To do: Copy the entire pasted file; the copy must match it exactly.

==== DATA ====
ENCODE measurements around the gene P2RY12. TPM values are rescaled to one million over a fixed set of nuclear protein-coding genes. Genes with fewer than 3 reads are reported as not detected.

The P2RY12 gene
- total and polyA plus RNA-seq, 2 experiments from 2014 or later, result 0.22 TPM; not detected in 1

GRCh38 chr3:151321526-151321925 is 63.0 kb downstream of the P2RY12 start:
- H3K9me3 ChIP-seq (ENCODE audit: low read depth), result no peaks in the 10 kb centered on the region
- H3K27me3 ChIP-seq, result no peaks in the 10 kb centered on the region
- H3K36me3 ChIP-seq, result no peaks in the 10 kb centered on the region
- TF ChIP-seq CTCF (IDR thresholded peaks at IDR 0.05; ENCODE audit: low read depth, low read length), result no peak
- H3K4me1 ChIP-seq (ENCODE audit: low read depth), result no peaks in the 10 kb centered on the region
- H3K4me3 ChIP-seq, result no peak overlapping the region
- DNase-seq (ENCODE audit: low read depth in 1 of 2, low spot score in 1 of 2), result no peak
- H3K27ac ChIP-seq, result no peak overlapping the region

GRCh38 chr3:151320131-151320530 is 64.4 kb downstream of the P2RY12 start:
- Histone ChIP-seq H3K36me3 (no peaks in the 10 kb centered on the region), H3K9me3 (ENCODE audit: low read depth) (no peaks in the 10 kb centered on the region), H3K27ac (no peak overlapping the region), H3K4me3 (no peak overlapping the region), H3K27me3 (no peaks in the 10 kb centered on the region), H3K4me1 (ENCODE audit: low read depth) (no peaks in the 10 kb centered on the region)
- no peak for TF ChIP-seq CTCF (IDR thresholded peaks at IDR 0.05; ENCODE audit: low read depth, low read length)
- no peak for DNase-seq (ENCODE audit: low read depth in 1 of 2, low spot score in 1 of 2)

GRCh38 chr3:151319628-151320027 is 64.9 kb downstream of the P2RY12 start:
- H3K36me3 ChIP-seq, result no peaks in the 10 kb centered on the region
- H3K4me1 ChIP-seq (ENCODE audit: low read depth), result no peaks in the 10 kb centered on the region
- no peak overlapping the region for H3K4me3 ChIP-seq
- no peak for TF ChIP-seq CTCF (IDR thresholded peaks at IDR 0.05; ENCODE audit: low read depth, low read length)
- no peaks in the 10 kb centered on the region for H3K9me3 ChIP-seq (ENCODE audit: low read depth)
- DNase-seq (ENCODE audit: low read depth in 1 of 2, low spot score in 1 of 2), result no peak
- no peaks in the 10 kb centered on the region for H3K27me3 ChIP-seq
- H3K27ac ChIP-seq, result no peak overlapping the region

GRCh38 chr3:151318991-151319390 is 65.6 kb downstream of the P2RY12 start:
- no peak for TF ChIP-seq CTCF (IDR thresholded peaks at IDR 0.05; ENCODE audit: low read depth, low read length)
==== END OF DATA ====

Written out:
ENCODE measurements around the gene P2RY12. TPM values are rescaled to one million over a fixed set of nuclear protein-coding genes. Genes with fewer than 3 reads are reported as not detected.

The P2RY12 gene
- total and polyA plus RNA-seq, 2 experiments from 2014 or later, result 0.22 TPM; not detected in 1

GRCh38 chr3:151321526-151321925 is 63.0 kb downstream of the P2RY12 start:
- H3K9me3 ChIP-seq (ENCODE audit: low read depth), result no peaks in the 10 kb centered on the region
- H3K27me3 ChIP-seq, result no peaks in the 10 kb centered on the region
- H3K36me3 ChIP-seq, result no peaks in the 10 kb centered on the region
- TF ChIP-seq CTCF (IDR thresholded peaks at IDR 0.05; ENCODE audit: low read depth, low read length), result no peak
- H3K4me1 ChIP-seq (ENCODE audit: low read depth), result no peaks in the 10 kb centered on the region
- H3K4me3 ChIP-seq, result no peak overlapping the region
- DNase-seq (ENCODE audit: low read depth in 1 of 2, low spot score in 1 of 2), result no peak
- H3K27ac ChIP-seq, result no peak overlapping the region

GRCh38 chr3:151320131-151320530 is 64.4 kb downstream of the P2RY12 start:
- Histone ChIP-seq H3K36me3 (no peaks in the 10 kb centered on the region), H3K9me3 (ENCODE audit: low read depth) (no peaks in the 10 kb centered on the region), H3K27ac (no peak overlapping the region), H3K4me3 (no peak overlapping the region), H3K27me3 (no peaks in the 10 kb centered on the region), H3K4me1 (ENCODE audit: low read depth) (no peaks in the 10 kb centered on the region)
- no peak for TF ChIP-seq CTCF (IDR thresholded peaks at IDR 0.05; ENCODE audit: low read depth, low read length)
- no peak for DNase-seq (ENCODE audit: low read depth in 1 of 2, low spot score in 1 of 2)

GRCh38 chr3:151319628-151320027 is 64.9 kb downstream of the P2RY12 start:
- H3K36me3 ChIP-seq, result no peaks in the 10 kb centered on the region
- H3K4me1 ChIP-seq (ENCODE audit: low read depth), result no peaks in the 10 kb centered on the region
- no peak overlapping the region for H3K4me3 ChIP-seq
- no peak for TF ChIP-seq CTCF (IDR thresholded peaks at IDR 0.05; ENCODE audit: low read depth, low read length)
- no peaks in the 10 kb centered on the region for H3K9me3 ChIP-seq (ENCODE audit: low read depth)
- DNase-seq (ENCODE audit: low read depth in 1 of 2, low spot score in 1 of 2), result no peak
- no peaks in the 10 kb centered on the region for H3K27me3 ChIP-seq
- H3K27ac ChIP-seq, result no peak overlapping the region

GRCh38 chr3:151318991-151319390 is 65.6 kb downstream of the P2RY12 start:
- no peak for TF ChIP-seq CTCF (IDR thresholded peaks at IDR 0.05; ENCODE audit: low read depth, low read length)